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An overview of general features of risk assessments of genetically modified crops

Wendy Craig, Mark Tepfer, Giuliano Degrassi, Decio Ripandelli
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Journal Article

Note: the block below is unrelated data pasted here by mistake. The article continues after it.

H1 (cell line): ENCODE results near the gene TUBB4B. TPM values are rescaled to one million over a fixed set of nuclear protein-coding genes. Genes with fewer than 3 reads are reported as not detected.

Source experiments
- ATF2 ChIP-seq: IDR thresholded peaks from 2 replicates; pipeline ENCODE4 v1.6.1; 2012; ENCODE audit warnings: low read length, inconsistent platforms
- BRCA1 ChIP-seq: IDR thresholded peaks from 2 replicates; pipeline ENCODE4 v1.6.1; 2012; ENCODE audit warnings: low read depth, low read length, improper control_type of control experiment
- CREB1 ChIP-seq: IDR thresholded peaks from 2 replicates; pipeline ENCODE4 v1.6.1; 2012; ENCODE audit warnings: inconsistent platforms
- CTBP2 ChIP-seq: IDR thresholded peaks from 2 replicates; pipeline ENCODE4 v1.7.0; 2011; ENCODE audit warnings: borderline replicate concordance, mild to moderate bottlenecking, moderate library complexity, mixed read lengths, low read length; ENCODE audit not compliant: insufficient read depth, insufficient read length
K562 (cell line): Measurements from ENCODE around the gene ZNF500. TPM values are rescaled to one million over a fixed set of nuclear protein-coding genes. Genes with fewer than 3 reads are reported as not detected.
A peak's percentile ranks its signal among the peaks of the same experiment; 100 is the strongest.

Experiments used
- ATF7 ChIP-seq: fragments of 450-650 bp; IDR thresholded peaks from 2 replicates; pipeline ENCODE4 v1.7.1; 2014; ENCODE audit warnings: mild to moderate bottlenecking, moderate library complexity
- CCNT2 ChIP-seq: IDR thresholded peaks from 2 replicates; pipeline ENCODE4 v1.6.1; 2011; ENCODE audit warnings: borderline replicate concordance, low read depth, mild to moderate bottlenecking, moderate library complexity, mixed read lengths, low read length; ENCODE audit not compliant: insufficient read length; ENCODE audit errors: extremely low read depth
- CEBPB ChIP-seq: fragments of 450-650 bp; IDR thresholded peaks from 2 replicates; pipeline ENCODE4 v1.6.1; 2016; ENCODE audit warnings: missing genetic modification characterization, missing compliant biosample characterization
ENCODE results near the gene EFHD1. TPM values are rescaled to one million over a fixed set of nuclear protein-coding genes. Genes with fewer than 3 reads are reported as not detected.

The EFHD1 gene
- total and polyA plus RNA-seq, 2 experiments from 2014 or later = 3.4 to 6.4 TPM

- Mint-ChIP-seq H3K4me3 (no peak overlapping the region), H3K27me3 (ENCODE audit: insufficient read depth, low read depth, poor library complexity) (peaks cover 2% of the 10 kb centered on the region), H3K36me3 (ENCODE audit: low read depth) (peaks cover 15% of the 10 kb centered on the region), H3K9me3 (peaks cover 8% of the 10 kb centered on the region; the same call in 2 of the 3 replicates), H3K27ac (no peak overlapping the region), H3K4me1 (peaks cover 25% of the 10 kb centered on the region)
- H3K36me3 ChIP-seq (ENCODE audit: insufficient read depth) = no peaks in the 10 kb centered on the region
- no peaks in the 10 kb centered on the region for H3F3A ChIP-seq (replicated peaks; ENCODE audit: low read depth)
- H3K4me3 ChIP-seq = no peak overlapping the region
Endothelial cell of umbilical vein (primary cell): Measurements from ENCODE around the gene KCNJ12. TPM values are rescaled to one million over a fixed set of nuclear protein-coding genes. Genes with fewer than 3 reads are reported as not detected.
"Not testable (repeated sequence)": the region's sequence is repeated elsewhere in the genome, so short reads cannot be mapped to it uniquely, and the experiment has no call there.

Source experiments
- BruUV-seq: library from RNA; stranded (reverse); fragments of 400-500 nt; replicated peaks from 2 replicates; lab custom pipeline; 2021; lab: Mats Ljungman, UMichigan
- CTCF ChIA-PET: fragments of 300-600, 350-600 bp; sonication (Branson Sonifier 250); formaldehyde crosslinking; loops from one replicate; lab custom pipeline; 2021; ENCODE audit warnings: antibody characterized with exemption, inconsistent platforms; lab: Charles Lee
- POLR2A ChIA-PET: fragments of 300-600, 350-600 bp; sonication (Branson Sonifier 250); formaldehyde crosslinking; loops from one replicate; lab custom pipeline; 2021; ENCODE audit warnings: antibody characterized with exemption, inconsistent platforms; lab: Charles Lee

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The intentional introduction into the environment or market of genetically modified organisms (GMOs) is nearly always governed by a framework of science-based risk assessment and risk management measures. This is usually implemented through the integration of hazard identification and characterisation of all of the elements of risk associated with a new GM crop or derived product. Typical categories of hazards arising from the introduction of transgenic crops include: possible unintended negative health effects in a susceptible subgroup of the consumer (target) population; the evolution of resistance in the targeted pest/pathogen populations when the transgene confers resistance to a pest or pathogen; non-target hazards associated directly or indirectly with the transgenic plant or transgene product outside the plant; and those associated with the integration and subsequent expression of the transgene in a different organism or species following gene flow. The consequences of likely exposure to these and other hazards are considered in this introduction to the main issues raised when evaluating the possible risks arising from the importation or cultivation of genetically modified crops.

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